Murder suspects on hold
Four teens accused of killing an 18-year-old Dale City man in April have yet to have a day in court despite objection from defense attorneys.
A preliminary hearing for the four men was scheduled for Thursday in Prince William General District Court and was continued a second time, again on a motion made by the commonwealth.
Charles Stephson Zimmerman, 18, of 16739 Sweeny Lane in Lake Ridge; Colante Devon Mason, 19, of 2000 Sequoia Court in Woodbridge; and Nana Djobeng “Chief” Yaw, 19, and Vincent Antonio White Jr., 19, both of 2939 Madeira Court in Lake Ridge, are suspected to have shot Matthew Allan Ruane twice in the head on* April 29, police said.
Ruane died in front of his home in the 14500 block of Bakersfield Street, off Forestdale Avenue. Police have said the motive was robbery.
Police charged the men May 12 with murder and use of a firearm in the commission of a felony.
Assistant Commonwealth Attorney Anthony Koscelecky asked a Prince William General District Court judge if the hearing could be continued until September, and recommended the men be let out on personal recognizance, with certain conditions such as a daily check-in.
Koscelecky asked for an additional continuance because he said he was waiting on approximately eight hours of videotaped interviews to be transcribed by the FBI.
“Is it in the best interest that these people be essentially at large for that long?” asked Judge Wenda K. Travers, who asked to see the men’s criminal records. “They are looking at murder charges. I don’t think they meet the requirements for bond. I am going to object to putting these people out on personal recognizance.”
Travers agreed to allow the continuance on the contingency so a hearing could be heard before the next grand jury, which will meet Aug. 5.
On all four cases, the defendants agreed on setting a date of July 29 for preliminary hearings. If at that time it is found there is reasonable evidence to send the case forward it would go before the grand jury. The grand jury will determine if the case should proceed to Prince William Circuit Court for trial.
“I have been here for two months,” said Yaw in court as he objected to a second continuance to his case. “They [police and prosecutors] have had three months. They said they had an eyewitness, they are lying. There ain’t no eye witness here. They know by now that we didn’t do it, and last time the judge said it couldn’t be continued again. I have already been here two months for nothing.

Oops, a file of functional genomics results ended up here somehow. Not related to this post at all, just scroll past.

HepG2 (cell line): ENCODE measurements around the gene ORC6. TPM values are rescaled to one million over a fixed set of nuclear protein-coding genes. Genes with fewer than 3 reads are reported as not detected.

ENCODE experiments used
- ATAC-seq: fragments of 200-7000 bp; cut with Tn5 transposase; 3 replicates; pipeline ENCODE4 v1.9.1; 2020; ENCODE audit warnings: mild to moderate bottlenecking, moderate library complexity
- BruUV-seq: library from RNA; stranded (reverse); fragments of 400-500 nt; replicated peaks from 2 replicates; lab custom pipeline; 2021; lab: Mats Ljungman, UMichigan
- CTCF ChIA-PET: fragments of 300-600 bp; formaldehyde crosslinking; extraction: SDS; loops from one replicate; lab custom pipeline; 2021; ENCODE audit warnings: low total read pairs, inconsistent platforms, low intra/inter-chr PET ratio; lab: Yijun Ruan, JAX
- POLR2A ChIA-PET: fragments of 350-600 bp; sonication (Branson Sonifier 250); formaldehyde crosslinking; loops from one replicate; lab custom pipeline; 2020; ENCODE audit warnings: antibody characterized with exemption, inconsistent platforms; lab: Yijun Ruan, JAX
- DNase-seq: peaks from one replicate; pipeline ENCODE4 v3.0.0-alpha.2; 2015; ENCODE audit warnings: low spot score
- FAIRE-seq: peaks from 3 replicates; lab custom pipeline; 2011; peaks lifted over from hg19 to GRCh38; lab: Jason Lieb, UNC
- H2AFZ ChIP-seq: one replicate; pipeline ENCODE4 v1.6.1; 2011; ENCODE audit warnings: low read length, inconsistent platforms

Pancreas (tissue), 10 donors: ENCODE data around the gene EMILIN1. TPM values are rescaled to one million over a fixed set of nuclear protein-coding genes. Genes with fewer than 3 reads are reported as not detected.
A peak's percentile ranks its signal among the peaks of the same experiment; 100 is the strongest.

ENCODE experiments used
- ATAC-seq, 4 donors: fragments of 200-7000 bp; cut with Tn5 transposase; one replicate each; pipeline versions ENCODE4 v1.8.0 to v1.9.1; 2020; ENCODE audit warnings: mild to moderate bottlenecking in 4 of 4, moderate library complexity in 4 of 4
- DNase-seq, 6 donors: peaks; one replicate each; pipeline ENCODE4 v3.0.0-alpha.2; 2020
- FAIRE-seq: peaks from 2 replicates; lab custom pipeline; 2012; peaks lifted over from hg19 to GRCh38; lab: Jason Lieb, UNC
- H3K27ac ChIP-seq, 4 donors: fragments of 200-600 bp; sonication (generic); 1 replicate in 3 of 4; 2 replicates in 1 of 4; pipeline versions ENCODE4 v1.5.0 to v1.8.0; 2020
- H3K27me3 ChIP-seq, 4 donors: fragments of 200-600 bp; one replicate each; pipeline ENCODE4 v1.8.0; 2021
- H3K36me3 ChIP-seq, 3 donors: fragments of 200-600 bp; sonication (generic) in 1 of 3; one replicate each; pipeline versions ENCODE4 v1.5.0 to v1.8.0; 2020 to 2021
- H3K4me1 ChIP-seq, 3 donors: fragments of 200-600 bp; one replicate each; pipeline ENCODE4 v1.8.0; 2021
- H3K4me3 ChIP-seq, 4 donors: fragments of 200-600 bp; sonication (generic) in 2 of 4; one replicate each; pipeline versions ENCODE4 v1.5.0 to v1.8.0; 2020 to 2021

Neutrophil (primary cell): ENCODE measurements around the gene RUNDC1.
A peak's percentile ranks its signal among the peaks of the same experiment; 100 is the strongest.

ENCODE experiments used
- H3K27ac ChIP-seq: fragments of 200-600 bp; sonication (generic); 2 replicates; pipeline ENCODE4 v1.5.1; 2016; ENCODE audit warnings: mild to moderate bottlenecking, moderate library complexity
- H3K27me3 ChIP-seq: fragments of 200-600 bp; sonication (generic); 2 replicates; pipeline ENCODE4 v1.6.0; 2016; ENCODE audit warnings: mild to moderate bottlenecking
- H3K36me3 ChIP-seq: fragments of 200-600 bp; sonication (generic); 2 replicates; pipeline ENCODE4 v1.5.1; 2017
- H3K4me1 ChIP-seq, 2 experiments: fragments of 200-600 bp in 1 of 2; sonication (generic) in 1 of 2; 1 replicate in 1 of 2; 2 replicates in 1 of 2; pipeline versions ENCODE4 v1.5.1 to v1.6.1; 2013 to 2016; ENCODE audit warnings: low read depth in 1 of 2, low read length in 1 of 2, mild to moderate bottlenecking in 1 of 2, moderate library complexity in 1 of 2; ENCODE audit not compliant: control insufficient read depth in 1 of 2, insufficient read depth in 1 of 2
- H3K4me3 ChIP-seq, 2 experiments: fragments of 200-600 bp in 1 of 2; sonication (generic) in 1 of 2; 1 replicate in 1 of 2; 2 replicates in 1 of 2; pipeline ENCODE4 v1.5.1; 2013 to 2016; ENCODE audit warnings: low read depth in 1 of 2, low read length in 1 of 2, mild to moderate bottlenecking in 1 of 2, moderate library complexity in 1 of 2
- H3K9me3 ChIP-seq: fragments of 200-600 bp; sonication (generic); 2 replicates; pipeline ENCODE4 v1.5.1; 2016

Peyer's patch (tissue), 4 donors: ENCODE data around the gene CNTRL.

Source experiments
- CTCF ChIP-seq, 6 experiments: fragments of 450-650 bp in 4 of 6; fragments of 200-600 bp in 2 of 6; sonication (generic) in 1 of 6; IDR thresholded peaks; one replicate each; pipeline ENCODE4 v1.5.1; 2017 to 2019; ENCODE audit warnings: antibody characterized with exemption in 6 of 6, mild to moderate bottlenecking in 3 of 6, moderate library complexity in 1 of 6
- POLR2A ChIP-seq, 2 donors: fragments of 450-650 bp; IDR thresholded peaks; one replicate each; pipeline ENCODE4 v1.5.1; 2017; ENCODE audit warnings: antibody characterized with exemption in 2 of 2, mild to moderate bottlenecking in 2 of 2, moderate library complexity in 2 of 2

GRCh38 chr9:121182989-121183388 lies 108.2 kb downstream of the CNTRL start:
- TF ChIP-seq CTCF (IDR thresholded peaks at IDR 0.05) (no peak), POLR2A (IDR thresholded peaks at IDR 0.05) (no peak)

“It is a long time until the 29th. This is bad, really, because the last time the judge said they couldn’t continue it again.”
All four teens had family members and friends sitting in the courtroom, some of whom had to be asked to leave for making comments while court was in session.
Zimmerman was not only facing a murder charge and use of a firearm, but also two drug charges and a charge of credit card fraud. The latter charges were dismissed because of the continuances.
According to police reports, Zimmerman was said to be driver of the vehicle on the night of the shooting; however, his attorney Blake Woloson said that was not the case.
“We believe an innocent man is being held,” Woloson said. “He has an alibi and that alibi has been checked out by the police department.”
Mason’s attorney, Mark Crossland, said following the hearing that he had been in contact with a woman who was at the scene, and who identified four other men, none of whom are currently charged.
“A woman has told detectives that there is another shooter and that are looking for him right now,” Crossland stated in court as he tried to get his client out on a $20,000 bond. “This man has an almost pure criminal record with the exception of possession of marijuana … If you look at the criminal records [in this case] I don’t see how any evidence is even connecting him here.”
After the judge denied any type of bond, Koscelecky stood by the charges.
“The reason we weren’t on top of him [Mason] the night [the shooting] happened is because it takes awhile to get this information so we can make sure we don’t arrest the wrong guys like everyone seems to think we have.”
The judge ordered that the prosecution must have copies of the taped interviews to defense attorneys by July 19.